Treavor Dearing, EMEA marketing director, Gigamon
Treavor Dearing, EMEA marketing director, Gigamon

When it comes to today's cyber-security fight, beating the hackers requires IT security vendors to join forces and work together – which admittedly isn't easy in an industry that has historically valued competition over collaboration.

However, with an ever-growing, increasingly sophisticated threat landscape, security vendors must start to play nice and encourage organisations to move toward a strategy built on alliance, information-sharing and a united front among their suppliers.

Barely a week goes by without news of another company being compromised, and despite the sophistication and proliferation of today's highly advanced network security solutions, these attacks continue unabated. Furthermore, as we become increasingly connected, organisations are handling more network traffic and sensitive data than ever before – creating a perfect storm for damaging data breaches. The honest truth is that no one technology or company can do it all, irrespective of marketing claims to the contrary. Even if companies were to consolidate, they still end up with at least a dozen “must have” security technologies, each of which addresses issues up and down the stack.

Though these solutions may be considered best of breed, they are unfortunately ineffective when competing with one another for traffic and placing greater strain on the network. Interoperability and communication between these technologies – whether we are talking about a firewall, antivirus, voice analyser, intrusion detection system or otherwise – becomes essential. Today, with the C-Suite acutely aware of the consequences of a data breach, no business wants to deploy a security vendor that doesn't talk to its other suppliers to ensure an efficient architecture.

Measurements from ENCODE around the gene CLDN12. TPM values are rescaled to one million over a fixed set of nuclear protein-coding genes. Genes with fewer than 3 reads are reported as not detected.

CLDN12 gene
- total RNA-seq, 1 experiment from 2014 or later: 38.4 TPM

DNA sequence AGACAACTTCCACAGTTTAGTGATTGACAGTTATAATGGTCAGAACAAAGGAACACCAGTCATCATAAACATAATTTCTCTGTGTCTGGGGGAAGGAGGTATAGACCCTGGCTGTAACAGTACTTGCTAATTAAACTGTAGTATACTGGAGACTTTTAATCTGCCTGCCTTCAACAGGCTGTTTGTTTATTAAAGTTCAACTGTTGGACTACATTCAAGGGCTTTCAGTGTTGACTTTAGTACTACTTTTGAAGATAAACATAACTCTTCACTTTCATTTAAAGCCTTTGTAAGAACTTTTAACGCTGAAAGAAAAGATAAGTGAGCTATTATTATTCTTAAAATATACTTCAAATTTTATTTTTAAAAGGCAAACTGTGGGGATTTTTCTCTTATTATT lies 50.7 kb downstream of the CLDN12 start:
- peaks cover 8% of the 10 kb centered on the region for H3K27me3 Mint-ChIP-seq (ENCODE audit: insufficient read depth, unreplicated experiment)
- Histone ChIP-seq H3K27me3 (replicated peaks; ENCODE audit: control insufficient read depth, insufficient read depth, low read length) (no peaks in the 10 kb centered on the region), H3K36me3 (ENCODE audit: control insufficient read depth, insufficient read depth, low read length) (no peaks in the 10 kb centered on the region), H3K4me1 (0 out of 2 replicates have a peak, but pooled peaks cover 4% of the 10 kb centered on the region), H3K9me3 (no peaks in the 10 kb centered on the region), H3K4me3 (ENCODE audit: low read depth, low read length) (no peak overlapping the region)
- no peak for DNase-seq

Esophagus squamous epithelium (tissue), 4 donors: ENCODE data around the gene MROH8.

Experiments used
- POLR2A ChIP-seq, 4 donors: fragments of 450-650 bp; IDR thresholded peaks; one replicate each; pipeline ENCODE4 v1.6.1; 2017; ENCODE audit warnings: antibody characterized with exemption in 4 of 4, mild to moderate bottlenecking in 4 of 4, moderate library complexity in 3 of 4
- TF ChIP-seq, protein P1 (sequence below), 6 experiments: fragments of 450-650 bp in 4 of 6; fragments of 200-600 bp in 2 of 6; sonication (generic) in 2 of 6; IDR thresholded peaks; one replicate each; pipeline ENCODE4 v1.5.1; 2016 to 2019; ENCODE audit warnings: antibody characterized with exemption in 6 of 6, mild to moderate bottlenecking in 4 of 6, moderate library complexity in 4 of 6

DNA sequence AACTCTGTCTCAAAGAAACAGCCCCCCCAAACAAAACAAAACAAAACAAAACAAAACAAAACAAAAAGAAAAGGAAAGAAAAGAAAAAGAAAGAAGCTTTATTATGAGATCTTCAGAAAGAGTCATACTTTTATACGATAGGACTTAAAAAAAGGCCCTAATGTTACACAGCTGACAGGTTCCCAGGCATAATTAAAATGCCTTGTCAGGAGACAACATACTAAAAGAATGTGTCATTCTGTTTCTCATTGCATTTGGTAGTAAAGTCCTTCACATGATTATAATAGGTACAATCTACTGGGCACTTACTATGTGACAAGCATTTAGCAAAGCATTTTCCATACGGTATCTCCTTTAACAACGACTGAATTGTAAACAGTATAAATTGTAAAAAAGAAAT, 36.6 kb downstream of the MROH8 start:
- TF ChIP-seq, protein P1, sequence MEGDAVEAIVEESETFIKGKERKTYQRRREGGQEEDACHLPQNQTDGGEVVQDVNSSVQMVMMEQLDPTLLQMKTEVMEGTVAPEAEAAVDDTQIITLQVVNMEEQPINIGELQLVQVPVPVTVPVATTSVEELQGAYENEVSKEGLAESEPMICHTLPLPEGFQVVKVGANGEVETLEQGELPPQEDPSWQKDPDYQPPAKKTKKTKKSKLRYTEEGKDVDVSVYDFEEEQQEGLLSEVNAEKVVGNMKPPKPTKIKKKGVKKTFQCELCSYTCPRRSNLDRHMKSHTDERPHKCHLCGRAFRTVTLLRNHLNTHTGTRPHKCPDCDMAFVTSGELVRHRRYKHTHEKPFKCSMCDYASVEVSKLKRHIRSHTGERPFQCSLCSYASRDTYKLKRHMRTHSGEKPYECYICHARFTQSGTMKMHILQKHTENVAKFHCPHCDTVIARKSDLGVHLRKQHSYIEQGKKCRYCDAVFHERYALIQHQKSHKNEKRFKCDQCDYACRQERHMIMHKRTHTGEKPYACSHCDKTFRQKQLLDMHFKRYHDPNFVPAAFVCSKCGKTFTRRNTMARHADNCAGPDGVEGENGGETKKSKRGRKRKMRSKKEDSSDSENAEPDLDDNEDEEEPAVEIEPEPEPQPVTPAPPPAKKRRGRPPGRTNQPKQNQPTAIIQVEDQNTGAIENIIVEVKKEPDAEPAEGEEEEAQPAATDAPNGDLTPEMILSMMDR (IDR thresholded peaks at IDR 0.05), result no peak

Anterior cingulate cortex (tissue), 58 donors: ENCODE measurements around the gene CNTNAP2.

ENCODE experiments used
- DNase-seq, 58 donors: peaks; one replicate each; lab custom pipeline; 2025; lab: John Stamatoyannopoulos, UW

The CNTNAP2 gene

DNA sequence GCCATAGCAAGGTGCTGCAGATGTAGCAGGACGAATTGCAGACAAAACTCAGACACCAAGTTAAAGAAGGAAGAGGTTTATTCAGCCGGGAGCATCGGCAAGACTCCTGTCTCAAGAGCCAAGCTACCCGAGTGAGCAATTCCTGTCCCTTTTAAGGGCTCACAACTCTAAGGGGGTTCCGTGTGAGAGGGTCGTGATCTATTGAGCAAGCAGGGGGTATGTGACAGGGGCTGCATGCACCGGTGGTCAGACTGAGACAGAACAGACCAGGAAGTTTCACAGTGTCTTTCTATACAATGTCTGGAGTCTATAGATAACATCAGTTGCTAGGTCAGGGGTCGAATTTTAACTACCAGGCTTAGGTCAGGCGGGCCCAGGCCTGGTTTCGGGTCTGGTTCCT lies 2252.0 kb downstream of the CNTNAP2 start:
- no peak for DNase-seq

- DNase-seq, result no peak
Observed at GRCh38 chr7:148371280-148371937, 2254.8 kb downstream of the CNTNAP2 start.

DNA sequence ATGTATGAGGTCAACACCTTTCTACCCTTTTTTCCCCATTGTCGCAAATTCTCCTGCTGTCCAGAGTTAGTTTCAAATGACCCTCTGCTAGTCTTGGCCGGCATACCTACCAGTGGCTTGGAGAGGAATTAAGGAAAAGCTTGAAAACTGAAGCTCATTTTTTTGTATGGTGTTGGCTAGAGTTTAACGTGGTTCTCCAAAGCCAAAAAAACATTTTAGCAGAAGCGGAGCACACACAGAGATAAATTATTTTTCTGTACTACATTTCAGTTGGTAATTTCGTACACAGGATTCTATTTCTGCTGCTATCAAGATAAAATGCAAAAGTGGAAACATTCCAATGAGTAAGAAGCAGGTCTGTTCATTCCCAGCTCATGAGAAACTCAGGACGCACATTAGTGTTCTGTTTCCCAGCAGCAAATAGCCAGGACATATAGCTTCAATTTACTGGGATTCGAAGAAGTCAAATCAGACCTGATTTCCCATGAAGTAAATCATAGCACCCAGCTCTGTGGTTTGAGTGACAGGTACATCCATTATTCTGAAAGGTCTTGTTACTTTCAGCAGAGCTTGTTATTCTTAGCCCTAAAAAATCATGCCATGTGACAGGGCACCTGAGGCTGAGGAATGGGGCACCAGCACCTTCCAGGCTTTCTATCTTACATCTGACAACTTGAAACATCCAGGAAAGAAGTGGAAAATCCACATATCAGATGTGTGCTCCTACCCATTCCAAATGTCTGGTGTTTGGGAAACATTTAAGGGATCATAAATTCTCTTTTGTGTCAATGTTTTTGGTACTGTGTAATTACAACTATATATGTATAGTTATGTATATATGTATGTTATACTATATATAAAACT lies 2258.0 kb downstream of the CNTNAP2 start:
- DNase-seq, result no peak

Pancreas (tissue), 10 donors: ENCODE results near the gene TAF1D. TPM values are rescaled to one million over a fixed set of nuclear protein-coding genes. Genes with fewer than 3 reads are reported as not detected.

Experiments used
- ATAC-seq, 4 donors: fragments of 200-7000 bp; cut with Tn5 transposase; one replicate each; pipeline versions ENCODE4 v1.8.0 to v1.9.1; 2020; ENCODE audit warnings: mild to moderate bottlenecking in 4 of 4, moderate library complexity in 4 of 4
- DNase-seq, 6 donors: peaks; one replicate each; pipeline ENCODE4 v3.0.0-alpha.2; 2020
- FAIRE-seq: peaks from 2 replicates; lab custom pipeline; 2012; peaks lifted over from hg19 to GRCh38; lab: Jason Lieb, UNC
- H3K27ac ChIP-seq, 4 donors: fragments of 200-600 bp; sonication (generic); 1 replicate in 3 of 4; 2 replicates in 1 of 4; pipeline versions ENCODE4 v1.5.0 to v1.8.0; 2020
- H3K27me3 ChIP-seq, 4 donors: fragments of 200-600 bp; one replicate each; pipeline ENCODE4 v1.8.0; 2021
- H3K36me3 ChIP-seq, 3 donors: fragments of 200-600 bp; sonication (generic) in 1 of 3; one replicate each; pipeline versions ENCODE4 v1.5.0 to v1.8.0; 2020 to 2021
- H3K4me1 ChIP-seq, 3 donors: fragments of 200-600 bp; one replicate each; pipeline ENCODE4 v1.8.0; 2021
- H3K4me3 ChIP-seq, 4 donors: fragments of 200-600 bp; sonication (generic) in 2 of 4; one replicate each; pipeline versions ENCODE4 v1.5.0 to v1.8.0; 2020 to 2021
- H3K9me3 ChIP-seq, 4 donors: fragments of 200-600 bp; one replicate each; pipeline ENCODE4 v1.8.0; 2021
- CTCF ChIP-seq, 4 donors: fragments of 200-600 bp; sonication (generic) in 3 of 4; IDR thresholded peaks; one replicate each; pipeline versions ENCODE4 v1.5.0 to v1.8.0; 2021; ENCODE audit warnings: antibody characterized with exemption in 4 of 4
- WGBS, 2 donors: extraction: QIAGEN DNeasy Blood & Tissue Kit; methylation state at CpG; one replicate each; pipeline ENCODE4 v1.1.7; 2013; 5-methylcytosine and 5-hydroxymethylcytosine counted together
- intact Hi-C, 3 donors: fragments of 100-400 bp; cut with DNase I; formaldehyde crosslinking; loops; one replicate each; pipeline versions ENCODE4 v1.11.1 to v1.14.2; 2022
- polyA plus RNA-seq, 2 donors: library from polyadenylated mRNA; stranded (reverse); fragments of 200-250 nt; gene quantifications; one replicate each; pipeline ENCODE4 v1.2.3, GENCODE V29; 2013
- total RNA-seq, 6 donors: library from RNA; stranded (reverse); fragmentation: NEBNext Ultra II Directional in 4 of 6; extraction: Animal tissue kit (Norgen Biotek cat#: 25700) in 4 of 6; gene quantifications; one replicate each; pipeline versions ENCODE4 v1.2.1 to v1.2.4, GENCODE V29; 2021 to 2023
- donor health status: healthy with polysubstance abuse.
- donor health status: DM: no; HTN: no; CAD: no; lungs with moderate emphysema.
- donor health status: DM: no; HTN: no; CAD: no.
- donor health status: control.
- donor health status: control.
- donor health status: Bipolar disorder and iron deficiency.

This integration and collaboration must begin at the network layer. By working together, different tools in the stack can improve the speed with which cyber-threats are identified and isolated – effectively eliminating them before they do their damage. In turn, this gives organisations far more value and greater ROI on their security investment.

With cyber-threats evolving at such a rapid pace and increased digitisation occurring worldwide, an organisation's ability to detect and respond to threats is only ever going to be as good as the level of visibility that it has into all network activity. Without this, hackers have carte blanche to stay undetected on corporate networks for longer.

By gaining pervasive visibility into all network activity, IT teams can begin to understand the lateral movement of malware. In turn, these teams can speed up the detection of exfiltration activity, and can significantly reduce the overhead, complexity and costs associated with security deployments. In today's world of industrialised and well-organised cyber-threats, it is no longer sufficient to focus on the security applications exclusively. Focusing on how those solutions get deployed and how they get consistent access to relevant data is a critical part of the solution.

It's imperative that today's organisations start taking steps to get this right, as they face increased regulation, heavier penalties and shorter breach notification windows. One of the biggest regulatory changes will be seen when the EU General Data Protection Regulation (GDPR) comes into force. In many cases, this new requirement will force those companies that may have been slower to act to completely overhaul their current cyber-security practices in a short space of time. 

Finally, there is also the issue of cost. As budgets are increasingly stretched, IT teams everywhere are striving to do more with less – either as a top-down directive to cut costs, or bottom-up response to increased demand for services. Anything that can help IT improve ROI is a good thing, particularly in such a critical and potentially expensive area as cyber-security.

It has become clear that having security tools in place that can work in tandem with others will completely transform the way IT security services are deployed and managed – for the better. In addition, if the network really is to be considered the new battleground for early identification of cyber-attacks, the best way forward is to deploy a security architecture that is multi-layered, optimised for identifying breaches quickly and built on a robust platform for pervasive network visibility. In short, this will make security appliances more effective at protection from the bad guys and remediation of threats, while reducing overall costs and complexity.

Contributed by Treavor Dearing, EMEA marketing director, Gigamon